A problem asks for something. This request often follows words such as how, when, where, show and find. What is asked for is frequently followed by a question mark.
The response to the request is commonly in the problem statement.
The starting equation then will make a request.
The response to the request by the equation is commonly in the problem statement.
Variations of problems result from changing the wording. This does not change the problem solving process. It provides exercise in different algebraic and arithmetic operations. This is illustrated in the following three presentations.
In textbook problems, particularly in the so-called real-life problems, distractors (irrelevant information) may be present. By identifying what is asked for, the request, you can quickly scan the problem, looking for a specific response to the request. You know what you are looking for in the jumble of words and can skip over distractors.
Students will frequently skip problems like the following one simply because of the number of words and conditions involved. They do not know what to pay attention to. By identifying the request and looking for the response this mental block is removed.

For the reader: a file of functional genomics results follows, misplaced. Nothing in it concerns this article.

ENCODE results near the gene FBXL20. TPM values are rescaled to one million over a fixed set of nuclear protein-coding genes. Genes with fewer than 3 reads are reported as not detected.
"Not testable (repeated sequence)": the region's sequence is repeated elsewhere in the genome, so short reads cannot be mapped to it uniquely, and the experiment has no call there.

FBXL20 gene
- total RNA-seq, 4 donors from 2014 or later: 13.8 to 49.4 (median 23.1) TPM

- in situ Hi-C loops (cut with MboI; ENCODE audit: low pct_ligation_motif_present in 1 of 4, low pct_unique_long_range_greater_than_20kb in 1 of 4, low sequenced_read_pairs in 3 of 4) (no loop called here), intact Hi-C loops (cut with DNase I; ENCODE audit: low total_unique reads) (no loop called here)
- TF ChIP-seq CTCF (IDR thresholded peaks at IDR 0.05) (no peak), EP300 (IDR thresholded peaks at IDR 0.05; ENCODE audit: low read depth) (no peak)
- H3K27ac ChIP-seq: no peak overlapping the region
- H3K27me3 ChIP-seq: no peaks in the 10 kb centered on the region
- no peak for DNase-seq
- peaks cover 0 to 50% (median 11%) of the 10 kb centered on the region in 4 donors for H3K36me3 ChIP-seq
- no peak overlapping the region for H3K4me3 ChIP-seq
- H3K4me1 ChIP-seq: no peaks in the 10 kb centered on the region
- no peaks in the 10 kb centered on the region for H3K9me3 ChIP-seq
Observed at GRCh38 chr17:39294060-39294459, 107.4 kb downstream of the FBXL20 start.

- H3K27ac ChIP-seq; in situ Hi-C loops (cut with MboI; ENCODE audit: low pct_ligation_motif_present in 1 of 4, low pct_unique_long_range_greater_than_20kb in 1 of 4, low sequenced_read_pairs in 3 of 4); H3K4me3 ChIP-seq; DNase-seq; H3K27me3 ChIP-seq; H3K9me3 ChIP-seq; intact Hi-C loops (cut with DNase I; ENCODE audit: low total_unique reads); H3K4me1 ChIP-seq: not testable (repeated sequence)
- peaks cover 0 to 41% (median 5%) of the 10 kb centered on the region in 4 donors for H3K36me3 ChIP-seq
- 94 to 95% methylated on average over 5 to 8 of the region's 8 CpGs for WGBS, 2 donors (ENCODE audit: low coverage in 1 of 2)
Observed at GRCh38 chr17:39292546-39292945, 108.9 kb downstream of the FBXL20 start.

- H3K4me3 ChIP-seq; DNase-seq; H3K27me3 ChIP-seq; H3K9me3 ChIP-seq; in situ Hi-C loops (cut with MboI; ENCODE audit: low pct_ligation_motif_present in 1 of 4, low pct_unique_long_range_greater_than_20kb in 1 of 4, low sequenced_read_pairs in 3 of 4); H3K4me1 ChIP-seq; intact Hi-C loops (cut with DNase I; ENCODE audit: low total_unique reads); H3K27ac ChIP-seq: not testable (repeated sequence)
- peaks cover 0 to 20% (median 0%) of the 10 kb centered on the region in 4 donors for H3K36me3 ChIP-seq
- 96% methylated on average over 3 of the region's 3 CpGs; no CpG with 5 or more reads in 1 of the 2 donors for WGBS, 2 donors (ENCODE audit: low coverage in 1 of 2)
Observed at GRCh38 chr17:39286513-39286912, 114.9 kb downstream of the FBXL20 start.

A simple problem can be reworded in a great variety of ways without changing the structure of the solution. This is illustrated by the following problem in which a slightly more complex description of the change in the number of the item involved has been used.
Have your students construct single-variable problems. These will have the same solution path as that shown in these examples. Also examine textbooks and other instructional materials for problems which have the solution structure shown here.
The words change and the numbers change but the problem-solving process remains the same.
Help your students become aware of the fact that the problem-solving process shown here is logically no different from what they do many times every day. For example, use the following exercise: